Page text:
Pubdate: Tue, 13 Oct 2015
Source: Chicago Sun-Times (IL)
Copyright: 2015 Sun-Times Media, LLC
Author: Calvina Fay
Note: Calvina Fay is the executive director of Drug Free America 
Foundation and Save Our Society From Drugs.


As medical marijuana becomes a reality in Illinois, residents should 
brace themselves to the problems seen in other states. Already, as 
reported last month, the marijuana industry is ignoring bans on 
advertising and launching a million-dollar marketing campaign to boost sales.

Advertising highly potent edible products, such as cookies and candy, 
that are appealing to youth sends the wrong message and leads young 
people to believe marijuana is harmless. The medical marijuana 
cottage industry lacks consumer safety protocols and has led to an 
increase in marijuana-related emergency room visits in other states.

In Denver, Colorado, nearly 74 percent of children in treatment for 
addiction report getting marijuana from a qualified card holder. In 
Illinois, the most recent youth survey reports that about one in four 
( 27 percent) of Illinois 12th-graders have used marijuana at least 
once in the past 30 days. Is this a number we want to see increased?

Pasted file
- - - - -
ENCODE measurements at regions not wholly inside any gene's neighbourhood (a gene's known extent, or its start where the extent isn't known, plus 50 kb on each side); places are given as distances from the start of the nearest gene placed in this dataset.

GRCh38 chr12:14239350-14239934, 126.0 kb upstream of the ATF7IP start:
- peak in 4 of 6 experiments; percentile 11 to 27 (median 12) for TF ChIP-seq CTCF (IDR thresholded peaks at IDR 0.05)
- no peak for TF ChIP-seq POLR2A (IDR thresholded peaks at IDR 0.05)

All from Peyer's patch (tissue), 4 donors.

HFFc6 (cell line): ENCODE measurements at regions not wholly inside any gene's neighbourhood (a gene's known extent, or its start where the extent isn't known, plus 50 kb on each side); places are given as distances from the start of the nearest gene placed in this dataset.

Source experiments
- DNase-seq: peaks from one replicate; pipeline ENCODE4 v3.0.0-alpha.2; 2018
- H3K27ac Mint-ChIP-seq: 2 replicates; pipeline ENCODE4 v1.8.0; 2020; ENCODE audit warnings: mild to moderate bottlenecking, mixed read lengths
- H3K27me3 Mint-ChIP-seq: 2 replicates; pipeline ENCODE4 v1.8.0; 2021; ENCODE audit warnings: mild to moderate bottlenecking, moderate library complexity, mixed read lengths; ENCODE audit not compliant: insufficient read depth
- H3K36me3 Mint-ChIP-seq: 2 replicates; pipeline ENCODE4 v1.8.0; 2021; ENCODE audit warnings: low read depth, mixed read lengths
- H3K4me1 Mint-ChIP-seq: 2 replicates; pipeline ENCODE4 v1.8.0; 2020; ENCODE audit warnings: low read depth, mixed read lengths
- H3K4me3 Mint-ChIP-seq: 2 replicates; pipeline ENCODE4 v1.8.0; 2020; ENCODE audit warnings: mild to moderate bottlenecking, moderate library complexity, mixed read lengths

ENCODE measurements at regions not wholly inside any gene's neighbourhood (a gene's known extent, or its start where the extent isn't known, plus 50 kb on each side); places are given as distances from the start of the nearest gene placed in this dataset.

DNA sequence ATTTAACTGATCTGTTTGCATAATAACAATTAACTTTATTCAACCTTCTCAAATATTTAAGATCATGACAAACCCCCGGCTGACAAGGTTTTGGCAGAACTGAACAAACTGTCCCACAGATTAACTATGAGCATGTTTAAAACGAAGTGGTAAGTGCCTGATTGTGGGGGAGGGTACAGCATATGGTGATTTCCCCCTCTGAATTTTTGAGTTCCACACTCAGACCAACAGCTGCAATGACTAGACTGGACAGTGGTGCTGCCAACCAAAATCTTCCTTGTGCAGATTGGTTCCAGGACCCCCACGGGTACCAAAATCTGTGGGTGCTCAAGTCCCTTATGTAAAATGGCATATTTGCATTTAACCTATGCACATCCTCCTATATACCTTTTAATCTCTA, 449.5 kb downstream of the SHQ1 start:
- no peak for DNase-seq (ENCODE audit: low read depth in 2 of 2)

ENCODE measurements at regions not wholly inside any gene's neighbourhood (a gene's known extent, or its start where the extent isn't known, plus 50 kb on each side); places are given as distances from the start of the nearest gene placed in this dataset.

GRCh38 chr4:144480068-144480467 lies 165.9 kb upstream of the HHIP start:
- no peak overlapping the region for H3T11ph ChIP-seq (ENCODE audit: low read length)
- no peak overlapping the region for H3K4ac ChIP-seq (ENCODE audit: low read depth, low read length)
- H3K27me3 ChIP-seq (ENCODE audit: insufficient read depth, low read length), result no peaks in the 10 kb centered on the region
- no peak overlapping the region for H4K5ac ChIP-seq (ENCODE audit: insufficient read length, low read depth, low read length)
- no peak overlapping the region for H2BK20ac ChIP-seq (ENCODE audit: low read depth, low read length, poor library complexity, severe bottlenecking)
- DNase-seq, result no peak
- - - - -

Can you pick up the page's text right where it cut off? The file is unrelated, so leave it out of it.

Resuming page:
States with "medical" marijuana programs typically have higher youth- 
use rates than those without. Instead of worrying about the 
implementation of pot in Illinois, officials should be looking at 
ways to prevent youth use and reduce the impact of marijuana on 
communities throughout the state.

Proponents of medical marijuana want you to believe that only those 
with debilitating conditions who have unsuccessfully sought out other 
approved treatment methods will qualify. This is not true! One only 
needs to look at the numbers from other states that have similar laws 
to see how widely the programs are abused. Fewer than 10 percent of 
marijuana users in programs that track conditions cite cancer, HIV/ 
AIDS or glaucoma. Adding more conditions such as PTSD or arthritis 
would potentially open the floodgates for more widespread abuse.

The bottom line is that marijuana programs create a whole host of 
problems that include increased youth use, drugged driving fatalities 
and costs to health care and public safety.
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MAP posted-by: Jay Bergstrom